We snaked silently through the bush following in the footsteps of our game-ranger. He paused and while un-slinging the rifle from his shoulder, lifted his left hand as a signal for us to stop. What had he seen? After a few moments he turned slowly towards us and by signs reinforced his earlier instruction to remain silent, while at the same time beckoning us to come closer. There, only metres away, was a mother rhino and her very young calf. Both animals were completely oblivious of us. The mother seemed to be deep in contemplation. Her offspring shuffled around in the dust, occasionally nudging its dam. We watched entranced.
Suddenly there was a crash of breaking branches followed by a dull thud. The rhino was instantly alert and turned to face us. The ranger lifted his rifle. Our hearts pounded. Seconds passed, seconds that apparently were infinitely longer than normal. The ranger’s rifle was steady, his cheek cushioned on its butt, his finger on the trigger. Then, with the flick of a ballroom-dancer the bulky animal turned and headed away from us, her calf scrabbling to keep ahead of its mother.
With an audible exhalation the ranger lowered his rifle, and after checking that the two animals were still moving away from us, he turned to face his charges. In moments his face was transformed by a grin that spread from ear to ear, and he began to laugh. He clutched his stomach and hooted with glee. Still shaken we looked to see what had caused this extraordinary outburst. Lying in the dust was one of the younger members of our party. Unbeknownst to us he had climbed a dead tree for a better look. The rotten trunk had unexpectedly given way depositing him in the dust surrounded by a mass of kindling. Having established that nothing other than his self-esteem had been damaged in the fall, the rest of us joined in the ranger’s merriment; a physical release from the previous tension. The discomfited youth remained sitting in the dust, a picture of misery.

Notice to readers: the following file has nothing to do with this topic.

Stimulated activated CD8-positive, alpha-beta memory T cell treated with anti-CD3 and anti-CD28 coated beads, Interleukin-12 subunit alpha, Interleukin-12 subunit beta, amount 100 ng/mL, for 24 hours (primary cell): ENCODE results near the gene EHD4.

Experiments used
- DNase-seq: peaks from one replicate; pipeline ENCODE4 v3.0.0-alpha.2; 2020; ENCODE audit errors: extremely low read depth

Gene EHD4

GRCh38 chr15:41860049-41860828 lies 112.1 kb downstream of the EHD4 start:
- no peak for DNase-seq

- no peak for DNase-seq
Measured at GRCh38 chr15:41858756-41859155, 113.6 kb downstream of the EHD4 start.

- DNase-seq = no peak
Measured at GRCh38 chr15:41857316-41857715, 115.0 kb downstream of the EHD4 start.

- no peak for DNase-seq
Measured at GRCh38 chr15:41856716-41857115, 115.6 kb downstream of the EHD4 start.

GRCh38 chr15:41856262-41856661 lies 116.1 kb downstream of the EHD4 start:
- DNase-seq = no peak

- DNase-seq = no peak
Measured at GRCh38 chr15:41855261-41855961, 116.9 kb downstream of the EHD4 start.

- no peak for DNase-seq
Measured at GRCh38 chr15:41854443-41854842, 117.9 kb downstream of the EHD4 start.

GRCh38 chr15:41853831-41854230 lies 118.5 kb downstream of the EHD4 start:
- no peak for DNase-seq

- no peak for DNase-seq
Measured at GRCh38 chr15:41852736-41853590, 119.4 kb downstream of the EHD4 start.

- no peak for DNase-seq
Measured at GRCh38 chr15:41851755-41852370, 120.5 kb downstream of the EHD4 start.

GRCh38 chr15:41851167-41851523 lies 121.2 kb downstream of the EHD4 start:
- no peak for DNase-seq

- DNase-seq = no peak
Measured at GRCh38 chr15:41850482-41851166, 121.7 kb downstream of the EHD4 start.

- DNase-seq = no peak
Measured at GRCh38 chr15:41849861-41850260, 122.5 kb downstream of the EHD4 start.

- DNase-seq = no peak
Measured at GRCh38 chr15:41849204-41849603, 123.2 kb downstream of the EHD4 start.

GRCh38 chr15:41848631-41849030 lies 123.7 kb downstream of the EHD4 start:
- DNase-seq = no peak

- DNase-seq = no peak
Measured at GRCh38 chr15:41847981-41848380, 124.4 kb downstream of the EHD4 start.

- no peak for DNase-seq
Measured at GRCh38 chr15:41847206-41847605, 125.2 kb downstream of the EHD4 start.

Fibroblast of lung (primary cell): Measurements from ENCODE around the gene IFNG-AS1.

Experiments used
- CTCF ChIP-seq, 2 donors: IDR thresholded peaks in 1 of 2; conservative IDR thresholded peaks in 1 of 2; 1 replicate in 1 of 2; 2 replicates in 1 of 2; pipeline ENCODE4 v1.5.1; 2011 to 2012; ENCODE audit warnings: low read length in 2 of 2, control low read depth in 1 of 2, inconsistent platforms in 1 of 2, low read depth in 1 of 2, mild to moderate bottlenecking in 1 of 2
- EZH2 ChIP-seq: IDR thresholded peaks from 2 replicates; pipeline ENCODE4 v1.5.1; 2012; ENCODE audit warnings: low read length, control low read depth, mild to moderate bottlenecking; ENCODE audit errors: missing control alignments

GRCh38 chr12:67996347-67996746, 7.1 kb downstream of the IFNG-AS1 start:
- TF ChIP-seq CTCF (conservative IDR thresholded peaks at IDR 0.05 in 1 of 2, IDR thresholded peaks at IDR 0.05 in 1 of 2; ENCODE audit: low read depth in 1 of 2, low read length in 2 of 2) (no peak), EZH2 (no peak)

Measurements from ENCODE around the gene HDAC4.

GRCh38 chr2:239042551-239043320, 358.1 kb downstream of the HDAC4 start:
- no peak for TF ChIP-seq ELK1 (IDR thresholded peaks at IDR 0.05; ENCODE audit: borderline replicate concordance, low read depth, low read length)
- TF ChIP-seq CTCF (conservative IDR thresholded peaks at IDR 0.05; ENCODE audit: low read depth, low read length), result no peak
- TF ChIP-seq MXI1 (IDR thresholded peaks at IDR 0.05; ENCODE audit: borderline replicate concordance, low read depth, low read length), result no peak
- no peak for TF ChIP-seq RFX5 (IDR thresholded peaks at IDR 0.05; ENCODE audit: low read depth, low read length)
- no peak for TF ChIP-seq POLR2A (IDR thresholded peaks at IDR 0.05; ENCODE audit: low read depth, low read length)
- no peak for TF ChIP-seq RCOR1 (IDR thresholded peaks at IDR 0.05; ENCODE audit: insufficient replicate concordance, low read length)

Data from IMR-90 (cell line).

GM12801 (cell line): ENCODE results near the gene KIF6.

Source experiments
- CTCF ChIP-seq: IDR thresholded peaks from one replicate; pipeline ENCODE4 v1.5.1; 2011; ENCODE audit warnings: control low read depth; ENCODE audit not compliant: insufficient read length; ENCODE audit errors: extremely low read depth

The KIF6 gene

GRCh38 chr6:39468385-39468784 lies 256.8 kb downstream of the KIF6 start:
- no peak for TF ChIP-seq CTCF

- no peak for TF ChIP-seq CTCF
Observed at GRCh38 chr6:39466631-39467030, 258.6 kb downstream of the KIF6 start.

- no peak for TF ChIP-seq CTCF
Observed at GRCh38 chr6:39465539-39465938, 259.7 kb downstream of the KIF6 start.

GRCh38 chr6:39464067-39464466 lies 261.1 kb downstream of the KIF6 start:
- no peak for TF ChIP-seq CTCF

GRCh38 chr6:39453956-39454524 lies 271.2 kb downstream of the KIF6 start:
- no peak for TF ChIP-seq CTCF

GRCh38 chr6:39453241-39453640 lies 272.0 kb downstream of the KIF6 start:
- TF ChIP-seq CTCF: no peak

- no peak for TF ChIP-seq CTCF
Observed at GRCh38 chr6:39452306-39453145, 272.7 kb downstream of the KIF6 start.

The ranger, still beaming, stepped forward and offered the youth a hand, and as he pulled him to his feet said, “Young man, next time you feel like playing Tarzan of the Apes, please wait until there are no rhinos around; especially mothers with calves.”
According to the 19th century hunters the White Rhinoceros - Ceratotherium simum – is a far more placid animal than the smaller Black Rhinoceros – Diceros bicornis. We were fortunate in that the mother and child that we disturbed were White Rhinos. Had they been of the Black variety the outcome might have been very different, for these animals are known to sometimes charge blindly just to ascertain whether or not an object poses any danger.
The White Rhinoceros should really be known as the “Square-lipped,” for the “white” does not refer to its colour, but is a corruption of the term wyd mond - wide mouthed – originally used by the old Boer hunters.
Despite their outward similarity, Black and White Rhinos differ in many ways, but the shape of their mouths is governed by their habits, for the white variety is essentially a grazing animal, whereas the Black Rhino, with its pointed lip, is a browser, eating principally leaves and shoots. Historically White Rhinos were found mainly in Kwazulu/Natal, while Black Rhinos were far more widespread. Dutch commander at the Cape, Jan van Riebeeck, recorded in his diary in 1653 that they were common on the Cape Flats near present-day Cape Town, and even on the slopes of Table Mountain.
Today the greatest threat to both varieties of rhinoceros is poachers. Sadly, not even the Eastern Cape has escaped this scourge, and the numbers of these iconic animals continues to dwindle, so the sight of a calf with its mother is indeed a cause for celebration.